Setting: The action moves from Berlin (1934) To Havana, Cuba (1954).
Story: Bernie Gunther, former Berlin policeman, works as a hotel detective. His city is getting ready for the Olympics with construction everywhere and opportunities for corruption aplenty. Into the picture comes an American female journalist who cannot understand why Berlin’s anti-semitism was missed by Avery Brundage and the Olympic Committee. (Brundage had, shall we say, a controversial relationship with anti-semitism. He was heavily involved in the 1936 and 1972 Olympic Games.) This journalist is out to expose the true situation.
Meantime, Max Seles, a guest in the hotel, comes to Bernie’s attention in more than way. It all ends in a bloody mess before we move on to Havana. It’s the start for more investigative work by Bernie, blasts from the past, and more trouble.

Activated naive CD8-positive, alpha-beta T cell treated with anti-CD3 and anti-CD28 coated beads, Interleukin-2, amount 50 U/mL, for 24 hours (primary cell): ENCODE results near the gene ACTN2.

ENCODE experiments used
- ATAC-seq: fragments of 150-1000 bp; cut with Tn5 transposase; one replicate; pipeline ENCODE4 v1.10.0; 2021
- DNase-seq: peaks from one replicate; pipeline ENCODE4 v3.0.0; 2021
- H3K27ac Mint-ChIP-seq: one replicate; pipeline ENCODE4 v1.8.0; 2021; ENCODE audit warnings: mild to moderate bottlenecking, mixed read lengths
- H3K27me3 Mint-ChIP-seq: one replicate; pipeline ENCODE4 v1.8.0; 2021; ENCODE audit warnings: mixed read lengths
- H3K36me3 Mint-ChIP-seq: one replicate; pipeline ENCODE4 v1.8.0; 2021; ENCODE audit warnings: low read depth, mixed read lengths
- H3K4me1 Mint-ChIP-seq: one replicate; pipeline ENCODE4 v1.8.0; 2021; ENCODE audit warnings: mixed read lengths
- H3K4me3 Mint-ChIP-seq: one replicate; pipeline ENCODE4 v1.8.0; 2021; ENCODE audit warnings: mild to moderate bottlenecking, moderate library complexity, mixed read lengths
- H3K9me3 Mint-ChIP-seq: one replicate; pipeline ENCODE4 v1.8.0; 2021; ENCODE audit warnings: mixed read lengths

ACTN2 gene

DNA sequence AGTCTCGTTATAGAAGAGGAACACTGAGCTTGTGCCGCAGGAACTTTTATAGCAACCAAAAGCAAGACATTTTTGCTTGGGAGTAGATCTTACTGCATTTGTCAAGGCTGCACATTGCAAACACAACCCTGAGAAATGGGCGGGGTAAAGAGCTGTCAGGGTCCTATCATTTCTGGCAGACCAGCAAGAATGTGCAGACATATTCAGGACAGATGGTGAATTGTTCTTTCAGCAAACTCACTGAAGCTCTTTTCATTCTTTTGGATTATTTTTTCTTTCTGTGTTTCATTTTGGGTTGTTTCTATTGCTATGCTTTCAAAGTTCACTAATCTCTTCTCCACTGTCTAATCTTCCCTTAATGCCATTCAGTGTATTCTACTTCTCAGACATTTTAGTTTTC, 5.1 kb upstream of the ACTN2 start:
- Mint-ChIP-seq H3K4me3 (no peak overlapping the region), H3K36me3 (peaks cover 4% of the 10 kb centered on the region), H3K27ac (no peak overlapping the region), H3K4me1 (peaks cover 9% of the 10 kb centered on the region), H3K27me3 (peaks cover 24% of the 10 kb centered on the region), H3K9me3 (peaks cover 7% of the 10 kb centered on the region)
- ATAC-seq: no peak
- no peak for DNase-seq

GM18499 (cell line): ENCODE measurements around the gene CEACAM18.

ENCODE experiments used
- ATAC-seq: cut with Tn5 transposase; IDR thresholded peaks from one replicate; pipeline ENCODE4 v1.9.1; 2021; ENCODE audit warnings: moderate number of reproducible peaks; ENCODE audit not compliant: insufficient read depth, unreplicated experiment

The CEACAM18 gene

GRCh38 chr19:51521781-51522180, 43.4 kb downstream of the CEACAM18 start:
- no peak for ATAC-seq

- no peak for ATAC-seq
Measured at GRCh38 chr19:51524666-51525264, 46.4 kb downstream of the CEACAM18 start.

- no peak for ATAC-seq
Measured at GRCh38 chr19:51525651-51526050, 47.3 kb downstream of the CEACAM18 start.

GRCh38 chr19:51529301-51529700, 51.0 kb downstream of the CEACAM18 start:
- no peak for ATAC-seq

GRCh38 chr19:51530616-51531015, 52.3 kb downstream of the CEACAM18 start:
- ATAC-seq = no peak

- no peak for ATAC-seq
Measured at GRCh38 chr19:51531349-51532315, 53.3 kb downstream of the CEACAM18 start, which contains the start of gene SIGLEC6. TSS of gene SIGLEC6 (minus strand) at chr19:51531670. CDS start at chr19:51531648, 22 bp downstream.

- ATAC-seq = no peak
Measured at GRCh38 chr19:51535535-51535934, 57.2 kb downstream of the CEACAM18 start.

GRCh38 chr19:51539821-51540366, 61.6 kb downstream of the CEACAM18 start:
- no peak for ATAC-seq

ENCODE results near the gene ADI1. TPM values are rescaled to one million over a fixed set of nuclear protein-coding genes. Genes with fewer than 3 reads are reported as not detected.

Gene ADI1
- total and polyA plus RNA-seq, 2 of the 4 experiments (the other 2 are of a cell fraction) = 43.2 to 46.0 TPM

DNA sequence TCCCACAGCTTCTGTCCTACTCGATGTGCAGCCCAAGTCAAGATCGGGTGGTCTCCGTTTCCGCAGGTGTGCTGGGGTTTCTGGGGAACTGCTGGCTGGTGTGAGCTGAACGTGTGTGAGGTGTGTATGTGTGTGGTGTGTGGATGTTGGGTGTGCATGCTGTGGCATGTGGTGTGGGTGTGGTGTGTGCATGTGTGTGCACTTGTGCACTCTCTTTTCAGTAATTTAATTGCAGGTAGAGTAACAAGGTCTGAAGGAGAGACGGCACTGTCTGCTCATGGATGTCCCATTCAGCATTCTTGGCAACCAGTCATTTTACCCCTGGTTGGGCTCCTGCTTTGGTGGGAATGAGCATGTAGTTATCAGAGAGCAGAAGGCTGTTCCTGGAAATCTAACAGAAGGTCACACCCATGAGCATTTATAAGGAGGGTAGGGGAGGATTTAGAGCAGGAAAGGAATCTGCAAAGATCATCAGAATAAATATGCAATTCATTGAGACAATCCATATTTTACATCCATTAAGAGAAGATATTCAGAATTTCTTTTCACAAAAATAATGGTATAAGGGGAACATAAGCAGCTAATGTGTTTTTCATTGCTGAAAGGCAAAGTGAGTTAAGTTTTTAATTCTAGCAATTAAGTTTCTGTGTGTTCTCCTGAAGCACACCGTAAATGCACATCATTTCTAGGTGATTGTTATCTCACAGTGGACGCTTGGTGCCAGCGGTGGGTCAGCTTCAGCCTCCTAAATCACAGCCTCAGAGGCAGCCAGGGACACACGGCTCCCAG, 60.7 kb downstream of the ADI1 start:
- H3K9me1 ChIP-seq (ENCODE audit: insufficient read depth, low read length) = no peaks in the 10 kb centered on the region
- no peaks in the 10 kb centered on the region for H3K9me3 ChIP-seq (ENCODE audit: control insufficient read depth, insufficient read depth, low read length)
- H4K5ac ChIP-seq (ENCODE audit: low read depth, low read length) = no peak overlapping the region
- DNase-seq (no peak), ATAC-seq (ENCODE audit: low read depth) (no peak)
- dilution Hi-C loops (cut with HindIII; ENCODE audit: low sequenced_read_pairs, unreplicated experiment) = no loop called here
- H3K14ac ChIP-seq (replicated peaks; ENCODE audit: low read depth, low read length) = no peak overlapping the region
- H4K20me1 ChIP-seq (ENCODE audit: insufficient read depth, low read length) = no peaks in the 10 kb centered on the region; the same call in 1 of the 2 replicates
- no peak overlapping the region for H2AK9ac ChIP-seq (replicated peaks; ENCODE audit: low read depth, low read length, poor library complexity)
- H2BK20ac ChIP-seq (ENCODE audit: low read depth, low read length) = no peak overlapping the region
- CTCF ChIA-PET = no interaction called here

Good Stuff: The Berlin part makes the reader feel like he is witnessing history. It is superb. Not a pretty scene, but expertly observed, and finely told. The Havana part is not as rich, but not bad. It does feature some great real life criminal characters, and catches the pre Castro Cuba in a sympathetic snapshot. The plotting is solid.
Kerr’s writing is just wonderful. The book moves along with grace and humor. The Gunther character remains one of my favorites, even as he ages and begins to feel the toll on his weary body.
‘The war, I mean. The Nazis and Hitler. What do you think about it?’
‘I try not to think about it at all,’ I said. ‘But when I do, I think this: that for a short period of time the German language was a series of large German words, formed from very small German thinking.’
Not So Good Stuff: Not much. The book did have one or two flat moments, but these were minor. And once or twice the Chandleresque stuff was over the limit. (But, 99% of the time it was brilliant.)
Note: I recommend the whole Bernie Gunther series. For maximum effect, read them in order. But above all, read them. Kerr is a top author who writes books that linger in your memory long after you have read them. He deserves your attention.